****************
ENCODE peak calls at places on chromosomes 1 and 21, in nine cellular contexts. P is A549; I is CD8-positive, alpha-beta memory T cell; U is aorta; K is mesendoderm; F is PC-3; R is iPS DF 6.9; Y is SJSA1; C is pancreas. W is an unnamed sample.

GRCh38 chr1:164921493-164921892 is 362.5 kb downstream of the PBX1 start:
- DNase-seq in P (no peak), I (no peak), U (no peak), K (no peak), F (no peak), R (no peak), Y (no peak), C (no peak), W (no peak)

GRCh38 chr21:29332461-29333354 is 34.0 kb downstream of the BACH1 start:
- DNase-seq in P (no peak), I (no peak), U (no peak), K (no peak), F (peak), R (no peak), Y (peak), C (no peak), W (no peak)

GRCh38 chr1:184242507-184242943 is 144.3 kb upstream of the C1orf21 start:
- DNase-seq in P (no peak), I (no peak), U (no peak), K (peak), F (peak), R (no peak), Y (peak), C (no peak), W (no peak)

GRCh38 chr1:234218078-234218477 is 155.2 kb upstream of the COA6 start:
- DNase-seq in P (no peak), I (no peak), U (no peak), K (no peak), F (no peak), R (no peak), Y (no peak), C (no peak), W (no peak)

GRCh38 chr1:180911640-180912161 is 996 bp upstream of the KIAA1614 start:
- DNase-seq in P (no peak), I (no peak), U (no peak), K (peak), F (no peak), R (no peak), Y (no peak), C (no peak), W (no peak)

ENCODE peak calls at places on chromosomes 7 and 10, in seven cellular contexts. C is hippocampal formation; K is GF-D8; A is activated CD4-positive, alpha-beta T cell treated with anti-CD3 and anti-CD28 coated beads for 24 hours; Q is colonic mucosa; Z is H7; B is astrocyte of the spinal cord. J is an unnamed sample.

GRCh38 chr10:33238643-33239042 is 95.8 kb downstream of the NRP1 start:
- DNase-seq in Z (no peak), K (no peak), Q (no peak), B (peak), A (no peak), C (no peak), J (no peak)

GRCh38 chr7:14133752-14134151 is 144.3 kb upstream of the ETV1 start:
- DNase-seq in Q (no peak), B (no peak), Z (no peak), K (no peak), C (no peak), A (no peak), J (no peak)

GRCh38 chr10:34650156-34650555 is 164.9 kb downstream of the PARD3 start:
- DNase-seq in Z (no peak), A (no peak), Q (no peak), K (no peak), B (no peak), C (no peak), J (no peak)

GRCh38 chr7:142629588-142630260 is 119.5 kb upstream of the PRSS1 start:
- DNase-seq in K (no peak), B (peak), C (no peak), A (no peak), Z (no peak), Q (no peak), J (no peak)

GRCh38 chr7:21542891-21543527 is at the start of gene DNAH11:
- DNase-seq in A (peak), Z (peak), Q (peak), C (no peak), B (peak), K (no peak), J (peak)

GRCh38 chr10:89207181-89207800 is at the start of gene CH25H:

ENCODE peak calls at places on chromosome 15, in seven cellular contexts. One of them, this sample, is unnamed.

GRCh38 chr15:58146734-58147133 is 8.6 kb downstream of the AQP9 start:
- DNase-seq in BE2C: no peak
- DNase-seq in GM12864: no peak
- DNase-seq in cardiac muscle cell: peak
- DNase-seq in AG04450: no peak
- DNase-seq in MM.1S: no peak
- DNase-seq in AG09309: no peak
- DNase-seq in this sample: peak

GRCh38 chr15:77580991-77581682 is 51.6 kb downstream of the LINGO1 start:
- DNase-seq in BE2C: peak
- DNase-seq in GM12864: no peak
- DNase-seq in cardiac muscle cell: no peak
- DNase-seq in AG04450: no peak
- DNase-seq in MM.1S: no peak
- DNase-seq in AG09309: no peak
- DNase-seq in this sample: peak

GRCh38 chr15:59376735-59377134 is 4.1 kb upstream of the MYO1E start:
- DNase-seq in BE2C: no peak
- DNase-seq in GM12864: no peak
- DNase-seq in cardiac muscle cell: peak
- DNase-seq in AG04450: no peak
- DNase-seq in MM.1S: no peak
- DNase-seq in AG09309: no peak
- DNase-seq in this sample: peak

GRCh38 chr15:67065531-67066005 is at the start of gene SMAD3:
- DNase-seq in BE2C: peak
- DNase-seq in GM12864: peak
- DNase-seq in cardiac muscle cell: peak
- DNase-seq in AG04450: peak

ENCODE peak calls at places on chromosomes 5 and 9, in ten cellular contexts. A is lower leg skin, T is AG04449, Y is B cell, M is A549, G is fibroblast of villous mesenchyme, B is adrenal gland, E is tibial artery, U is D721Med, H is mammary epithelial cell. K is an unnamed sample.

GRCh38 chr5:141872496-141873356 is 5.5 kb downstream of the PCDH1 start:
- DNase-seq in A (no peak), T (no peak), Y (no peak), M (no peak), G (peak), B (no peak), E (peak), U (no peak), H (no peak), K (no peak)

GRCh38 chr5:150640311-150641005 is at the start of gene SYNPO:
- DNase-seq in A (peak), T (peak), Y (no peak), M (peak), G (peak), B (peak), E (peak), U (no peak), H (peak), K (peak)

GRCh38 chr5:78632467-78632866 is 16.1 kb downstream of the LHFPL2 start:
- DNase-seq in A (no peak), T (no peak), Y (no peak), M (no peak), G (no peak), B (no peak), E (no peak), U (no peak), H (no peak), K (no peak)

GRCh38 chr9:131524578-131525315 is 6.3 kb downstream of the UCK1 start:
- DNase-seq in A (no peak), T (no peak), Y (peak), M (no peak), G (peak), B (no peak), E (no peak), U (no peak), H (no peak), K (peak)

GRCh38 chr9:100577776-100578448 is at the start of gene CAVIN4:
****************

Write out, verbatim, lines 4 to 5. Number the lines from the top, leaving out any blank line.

GRCh38 chr21:29332461-29333354 is 34.0 kb downstream of the BACH1 start:
- DNase-seq in P (no peak), I (no peak), U (no peak), K (no peak), F (peak), R (no peak), Y (peak), C (no peak), W (no peak)